Andrew Lloyd Webber's long-running The Phantom of the Opera won this year's inaugural special Olivier Award voted for by the public. Together with Les Miz, it is one of the West End's longest-running musicals and continues to be a huge box-office draw.
The current Phantom, John Owen Jones, is a 30-year-old Welshman. Owen Jones, whose dressing-room wall and mobile phone holder both display the Welsh dragon, had already carved out an enviable career in music theatre - the youngest actor (he was 26 at the time) ever to play Jean Valjean in Les Misérables - before his appointment last July as the latest in a line of Phantoms that go back to the original, Michael Crawford.
Owen Jones has some interesting things to say about his relative youth and the role: "I suppose the Phantom is meant to be in his fifties, but it is a very demanding role, physically, and I doubt if a fifty-year-old would be able to keep up the pressure for eight performances a week over a year's contract."
Certainly the role of Christine is recognized as a very demanding one, which is why — since Sarah Brightman originated the role — there have always been a couple of performances a week given by another actress. What about the Phantom? Isn't he offstage quite a bit?
"That's what I thought. After Jean Valjean I thought it would be relatively easy, but I was very wrong! As well as being a very intense part - you are completely lost in the character from the moment you sit in the make-up chair to the curtain call at the end of the show - it involves a lot of costume change, make-up touches and generally concentrating on what's going to happen next." How long does the make-up take to put on? "These days, it only takes an hour. Make-up and also lighting, which means the make-up can be more subtle, have improved since the show was first staged in the mid 1980's. That's another reason why an actor's age is not that important in this role, providing he has the stamina."
Owen Jones offers to take me on a quick tour of the stage. In the dressing room he puts on the skull mask and hat he wears in the "Masquerade" scene in Act II; while wearing this cumbersome gear, he has to be extremely careful to stand in exactly the right spot so that when the trap-door is activated he will disappear without leaving half his chin or the back of his head onstage - and this without obviously looking down to check his where he is putting his feet.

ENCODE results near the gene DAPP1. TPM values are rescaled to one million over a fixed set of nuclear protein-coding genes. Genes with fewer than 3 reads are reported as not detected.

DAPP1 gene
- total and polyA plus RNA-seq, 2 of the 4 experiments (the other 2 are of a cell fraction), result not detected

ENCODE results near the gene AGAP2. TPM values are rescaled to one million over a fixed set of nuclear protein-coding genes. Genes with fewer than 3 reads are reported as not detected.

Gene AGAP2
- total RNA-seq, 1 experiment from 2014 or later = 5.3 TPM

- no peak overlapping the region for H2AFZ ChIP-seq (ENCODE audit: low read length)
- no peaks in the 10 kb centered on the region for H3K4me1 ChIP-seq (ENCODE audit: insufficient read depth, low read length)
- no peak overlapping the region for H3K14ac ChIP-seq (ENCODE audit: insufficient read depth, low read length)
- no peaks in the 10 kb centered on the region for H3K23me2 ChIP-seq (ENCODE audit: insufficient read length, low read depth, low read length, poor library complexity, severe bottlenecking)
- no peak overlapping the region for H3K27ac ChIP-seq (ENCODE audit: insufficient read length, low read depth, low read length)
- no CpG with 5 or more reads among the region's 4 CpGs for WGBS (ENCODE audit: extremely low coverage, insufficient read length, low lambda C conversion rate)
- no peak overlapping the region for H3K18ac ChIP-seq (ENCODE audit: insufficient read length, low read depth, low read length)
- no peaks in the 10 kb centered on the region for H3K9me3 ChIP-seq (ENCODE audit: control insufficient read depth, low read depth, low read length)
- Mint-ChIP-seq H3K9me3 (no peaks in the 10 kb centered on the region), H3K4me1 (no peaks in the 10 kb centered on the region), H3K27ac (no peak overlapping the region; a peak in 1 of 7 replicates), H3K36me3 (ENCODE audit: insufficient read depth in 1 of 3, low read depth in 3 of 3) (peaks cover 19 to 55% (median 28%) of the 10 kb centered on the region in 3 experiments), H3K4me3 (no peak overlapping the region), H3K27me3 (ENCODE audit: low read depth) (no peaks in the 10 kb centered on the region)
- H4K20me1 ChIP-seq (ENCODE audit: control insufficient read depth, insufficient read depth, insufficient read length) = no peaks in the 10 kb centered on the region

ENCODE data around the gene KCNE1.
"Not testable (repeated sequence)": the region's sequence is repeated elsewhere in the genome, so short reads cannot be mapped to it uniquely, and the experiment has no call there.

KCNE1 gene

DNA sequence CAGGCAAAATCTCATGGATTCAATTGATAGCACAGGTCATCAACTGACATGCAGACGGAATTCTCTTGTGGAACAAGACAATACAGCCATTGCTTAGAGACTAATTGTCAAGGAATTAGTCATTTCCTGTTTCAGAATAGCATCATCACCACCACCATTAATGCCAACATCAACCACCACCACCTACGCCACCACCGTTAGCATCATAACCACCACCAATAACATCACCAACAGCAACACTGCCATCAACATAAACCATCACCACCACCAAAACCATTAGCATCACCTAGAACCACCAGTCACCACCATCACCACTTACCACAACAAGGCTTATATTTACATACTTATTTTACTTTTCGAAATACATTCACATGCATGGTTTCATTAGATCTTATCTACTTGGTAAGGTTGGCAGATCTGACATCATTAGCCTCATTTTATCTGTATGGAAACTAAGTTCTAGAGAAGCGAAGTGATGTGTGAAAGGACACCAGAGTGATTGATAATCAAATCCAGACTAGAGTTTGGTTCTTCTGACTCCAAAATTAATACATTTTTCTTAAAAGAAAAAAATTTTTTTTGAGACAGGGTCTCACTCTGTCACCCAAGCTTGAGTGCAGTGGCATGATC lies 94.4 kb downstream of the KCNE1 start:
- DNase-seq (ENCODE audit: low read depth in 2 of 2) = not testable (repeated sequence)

The understage area is vast and almost spookily deep, with masses of old machinery and is the best example of a working Victorian stage in the West End. He points out the trap-door, which is indeed very small. He describes the fans that keep him cool in the "Angel of Death" sequence - "It gets incredibly hot under the lights, and the reason I wear my hair quite long at the moment is that it soaks up the sweat, which would otherwise collect and run out under the bald 'wig' I have to wear, and come out at the two points where it isn't stuck down - over my ears!"
Owen Jones has disclaimed any knowledge of a theatre ghost at Her Majesty's and laughed at most theatrical superstitions - "except the 'Scottish play' tradition; there's something very odd about that play" - but when we're on stage, he touches wood when talking about the famous Phantom chandelier never having crashed onto an audience.
Another few steps and we are at the Stage Door itself, and it's time to say goodbye to an actor and singer whose modesty belies his remarkable talents and youthful energy. Despite the forthcoming major cast changes in the production, Owen Jones is set to continue to lead the company at Her Majesty's for many months to come.